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Business Case for the Health and Care Modernisation Transition Programme

The health and care transition programme was established by the Department of Health (DH) in September 2010 to co-ordinate the implementation of the Health and Care reforms outlined in the White paper, “Equity and Excellence: Liberating the NHS”. The programme provided a governance framework to co-ordinate a number of distinct programmes of work across the health and care system to deliver the Government's vision to reshape healthcare so that it is more patient-centred, led by health professionals and focused on delivering world-class health outcomes. The reforms affected around 45,000 staff and more than 400 organisations across the NHS, local government, public health, DH and its arm’s length bodies (ALBs).

The health and care reforms came into operation on 1 April. They reshaped the NHS so that it is more patient-centred, led by health professionals and focused on delivering world-class health outcomes. The abolition of SHAs and PCTs, and the establishment of CCGs, puts commissioning in the hands of GPs and local clinicians. New, more autonomous Arm’s Length Bodies are empowered to deliver services according to national priorities. Local government has an important new role in addressing local community health needs. Local authorities are also working with the NHS to deliver integrated health and care services. The new system provides a stronger voice for people and communities, empowering patients and local communities by ensuring services are responsive to their needs.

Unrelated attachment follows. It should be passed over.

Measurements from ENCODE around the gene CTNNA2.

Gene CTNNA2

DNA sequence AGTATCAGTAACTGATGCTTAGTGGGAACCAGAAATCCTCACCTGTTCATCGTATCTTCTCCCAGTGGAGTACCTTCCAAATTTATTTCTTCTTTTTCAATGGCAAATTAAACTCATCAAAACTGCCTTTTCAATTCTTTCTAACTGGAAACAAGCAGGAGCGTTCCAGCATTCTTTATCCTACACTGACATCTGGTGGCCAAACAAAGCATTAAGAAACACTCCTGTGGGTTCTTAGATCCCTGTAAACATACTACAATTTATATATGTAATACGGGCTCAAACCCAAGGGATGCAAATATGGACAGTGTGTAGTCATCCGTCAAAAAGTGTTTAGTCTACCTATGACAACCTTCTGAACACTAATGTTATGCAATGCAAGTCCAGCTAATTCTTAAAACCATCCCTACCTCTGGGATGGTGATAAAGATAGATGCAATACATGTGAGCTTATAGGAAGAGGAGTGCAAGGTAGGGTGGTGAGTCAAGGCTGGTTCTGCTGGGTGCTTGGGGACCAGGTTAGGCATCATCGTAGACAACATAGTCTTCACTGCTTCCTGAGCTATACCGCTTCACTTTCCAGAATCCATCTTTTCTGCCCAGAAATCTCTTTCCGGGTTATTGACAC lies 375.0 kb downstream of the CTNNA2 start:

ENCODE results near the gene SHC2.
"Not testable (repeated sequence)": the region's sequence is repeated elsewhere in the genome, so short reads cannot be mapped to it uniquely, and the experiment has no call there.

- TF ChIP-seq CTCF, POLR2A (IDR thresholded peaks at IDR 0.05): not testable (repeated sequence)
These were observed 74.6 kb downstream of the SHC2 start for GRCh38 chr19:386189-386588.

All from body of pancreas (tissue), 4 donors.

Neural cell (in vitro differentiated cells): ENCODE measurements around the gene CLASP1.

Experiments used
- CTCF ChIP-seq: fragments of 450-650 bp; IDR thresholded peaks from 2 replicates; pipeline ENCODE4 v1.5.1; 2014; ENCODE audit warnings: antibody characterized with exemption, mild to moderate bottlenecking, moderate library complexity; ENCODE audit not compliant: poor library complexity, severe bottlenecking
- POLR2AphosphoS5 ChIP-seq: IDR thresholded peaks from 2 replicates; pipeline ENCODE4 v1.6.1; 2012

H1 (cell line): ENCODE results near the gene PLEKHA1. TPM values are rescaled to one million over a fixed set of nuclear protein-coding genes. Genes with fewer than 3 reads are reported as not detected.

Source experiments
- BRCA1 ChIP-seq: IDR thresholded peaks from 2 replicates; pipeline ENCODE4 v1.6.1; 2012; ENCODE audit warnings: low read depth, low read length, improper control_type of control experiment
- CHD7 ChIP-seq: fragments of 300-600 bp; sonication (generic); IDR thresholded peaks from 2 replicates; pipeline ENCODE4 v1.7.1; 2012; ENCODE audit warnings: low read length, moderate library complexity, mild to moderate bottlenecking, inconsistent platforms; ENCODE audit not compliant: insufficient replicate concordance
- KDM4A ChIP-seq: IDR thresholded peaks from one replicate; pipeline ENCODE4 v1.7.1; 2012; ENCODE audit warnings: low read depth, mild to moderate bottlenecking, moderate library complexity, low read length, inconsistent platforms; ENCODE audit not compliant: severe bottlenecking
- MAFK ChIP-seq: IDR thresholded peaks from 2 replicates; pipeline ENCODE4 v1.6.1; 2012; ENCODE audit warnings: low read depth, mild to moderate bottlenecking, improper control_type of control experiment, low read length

This business case reflects the original proposals as captured in the Health and Social Care Bill 2011, updated to include the changes introduced in response to the report of the NHS Future Forum. The costs and benefits outlined in the business case reflect those included in the revised Impact Assessment for the Bill published in September 2011.

In May 2012, the Department published a Transition Scheme for Publication. In this it made a commitment to publish the business case once the transition programme closed in April 2013.

As the transition programme has now closed, this business case is being published to fulfil that commitment. What follows, therefore, is the case for change and the costs and benefits of reform as they were assessed in 2011. Parliament has also been given an up-to-date assessment of the costs and benefits of the reforms, alongside the Department’s annual report and accounts for 2012-13.